That campaign and other initiatives resulted in a greater than 50 percent reduction in SIDS deaths between 1992 and 1998. Additional recommendations to prevent SIDS have been made by the Kattwinkel-led task force in recent years.
"I am extremely honored and humbled by this recognition," Kattwinkel said. "I am proud to have been a part of the exciting advances made in reducing infant mortality over the past three decades, and particularly pleased by the many fewer deaths from Sudden Infant Death Syndrome we have seen following introduction of such a simple action as placing babies down for sleep on their backs, rather than their stomachs. I look forward to accepting this award not just on my behalf, but also on behalf of all the pediatric advocates who have helped to care for our tiniest babies as well as those who have helped to spread the message of how to reduce the risk of SIDS.
"I must point out that our fight is not over. Many of our tiniest babies are still dying from being born too early, while our prematurity rate continues to escalate, and SIDS remains the largest cause of infant mortality beyond the immediate neonatal period."
Said Dr. Sharon L. Hostler, interim vice president and dean of the School of Medicine and McLemore Birdsong Professor of Pediatrics, "It is with great joy that I congratulate Dr. Kattwinkel for his receipt of Virginia's highest award for university and college faculty. Dr. Kattwinkel's research and clinical contributions, which helped shape the 'Back to Sleep' campaign to reduce the risk of Sudden Infant Death Syndrome, have benefited babies the world over. We are excited that his career will be marked by this tremendous distinction."
Kattwinkel received his medical degree from Harvard Medical School. He joined U.Va. in 1974 following his residency, fellowship and research training at Duke, Case Western Reserve and the National Institutes of Health.
In addition to his work on sleep position and SIDS, Kattwinkel has focused on neonatal lung disease and disorders of respiratory control, including the use of surfactant in the treatment of respiratory distress syndrome.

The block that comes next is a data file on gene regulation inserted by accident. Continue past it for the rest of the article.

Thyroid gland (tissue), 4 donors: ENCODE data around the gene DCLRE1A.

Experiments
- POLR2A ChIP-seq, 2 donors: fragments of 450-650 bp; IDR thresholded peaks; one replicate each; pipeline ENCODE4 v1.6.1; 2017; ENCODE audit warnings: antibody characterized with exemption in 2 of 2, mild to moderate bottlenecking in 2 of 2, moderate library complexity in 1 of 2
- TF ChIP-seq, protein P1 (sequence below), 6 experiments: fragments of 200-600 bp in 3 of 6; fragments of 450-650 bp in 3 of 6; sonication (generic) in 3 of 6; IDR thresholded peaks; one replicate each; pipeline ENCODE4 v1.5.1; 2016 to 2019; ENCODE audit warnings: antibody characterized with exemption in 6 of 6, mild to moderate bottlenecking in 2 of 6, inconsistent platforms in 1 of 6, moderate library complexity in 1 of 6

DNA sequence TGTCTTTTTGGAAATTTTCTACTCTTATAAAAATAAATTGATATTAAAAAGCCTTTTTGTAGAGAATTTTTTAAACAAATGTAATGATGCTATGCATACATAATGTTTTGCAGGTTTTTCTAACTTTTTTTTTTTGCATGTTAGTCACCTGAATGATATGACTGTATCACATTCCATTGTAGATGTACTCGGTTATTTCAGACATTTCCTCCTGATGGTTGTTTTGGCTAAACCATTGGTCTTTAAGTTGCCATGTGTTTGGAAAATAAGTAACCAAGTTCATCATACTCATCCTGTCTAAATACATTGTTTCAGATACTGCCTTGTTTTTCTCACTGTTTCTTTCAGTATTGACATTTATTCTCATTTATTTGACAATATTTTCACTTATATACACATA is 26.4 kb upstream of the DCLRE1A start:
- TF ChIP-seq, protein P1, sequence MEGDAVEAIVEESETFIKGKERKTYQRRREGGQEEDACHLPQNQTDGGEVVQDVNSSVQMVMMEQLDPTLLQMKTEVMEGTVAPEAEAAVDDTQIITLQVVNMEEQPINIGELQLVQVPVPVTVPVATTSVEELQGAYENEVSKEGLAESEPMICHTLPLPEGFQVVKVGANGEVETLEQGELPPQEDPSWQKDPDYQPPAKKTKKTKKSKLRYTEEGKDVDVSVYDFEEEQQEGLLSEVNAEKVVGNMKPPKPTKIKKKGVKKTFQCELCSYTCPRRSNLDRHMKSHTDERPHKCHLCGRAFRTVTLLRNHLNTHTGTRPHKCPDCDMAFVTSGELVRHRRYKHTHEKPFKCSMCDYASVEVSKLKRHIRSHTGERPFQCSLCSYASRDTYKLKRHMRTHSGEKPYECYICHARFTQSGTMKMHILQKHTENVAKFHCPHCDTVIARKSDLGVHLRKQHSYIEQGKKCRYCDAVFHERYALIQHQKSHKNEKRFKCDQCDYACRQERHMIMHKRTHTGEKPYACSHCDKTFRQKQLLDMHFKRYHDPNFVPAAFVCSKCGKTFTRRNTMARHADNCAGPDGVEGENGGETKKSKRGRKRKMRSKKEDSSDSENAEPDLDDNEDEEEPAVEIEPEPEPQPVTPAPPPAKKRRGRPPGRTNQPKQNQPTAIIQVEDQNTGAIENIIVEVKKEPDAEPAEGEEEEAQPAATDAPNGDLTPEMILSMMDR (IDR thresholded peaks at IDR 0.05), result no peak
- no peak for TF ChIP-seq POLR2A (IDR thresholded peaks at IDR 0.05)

Soon after arriving at U.Va., Kattwinkel developed a perinatal regional plan for the 12 hospitals in northwest Virginia, with U.Va. serving as the perinatal regional center. This required setting up a Newborn Emergency Transportation System. As a founding member and later chairman of the Governor’s Perinatal Services Advisory Council, he was instrumental in establishing a similar perinatal plan for other regions across the commonwealth.
Supported by a grant from the National Institutes of Health, Kattwinkel created an educational program to optimize the care of the newborn in the first critical minutes of life. His Perinatal Continuing Education Program, an educational program for physicians, nurses, nurse midwives and practitioners, respiratory therapists and all others who care for pregnant women or newborn babies, has now been expanded across the globe. The program has been used by more than 150,000 health care professionals across the United States as well as by caregivers in Canada, Bosnia, Poland, Mexico and China. In addition, PCEP served as the model for a program developed in South Africa.
While serving as a consultant for the American Academy of Pediatrics' and Project HOPE, Kattwinkel helped establish care facilities and outreach education programs for rural perinatal care in China, Poland, Romania, Central America and South Africa.
Kattwinkel has been a mentor for more than 1,000 U.Va. medical students during his career and was honored last year with the U.Va. Alumni Association Distinguished Professor Award. He is the winner of numerous other honors and awards, including a 1995 "Miracle Maker" award honoring exceptional children's physicians from A.H. Robbins Co., the Outstanding Instructional Development Award, the Ross Education Award of the American Academy of Pediatrics, and recognition as one of the “10 Parenting Leaders” by Parenting Magazine. In 2004, Kattwinkel was awarded one of the inaugural Discovery Health Channel Medical Honors.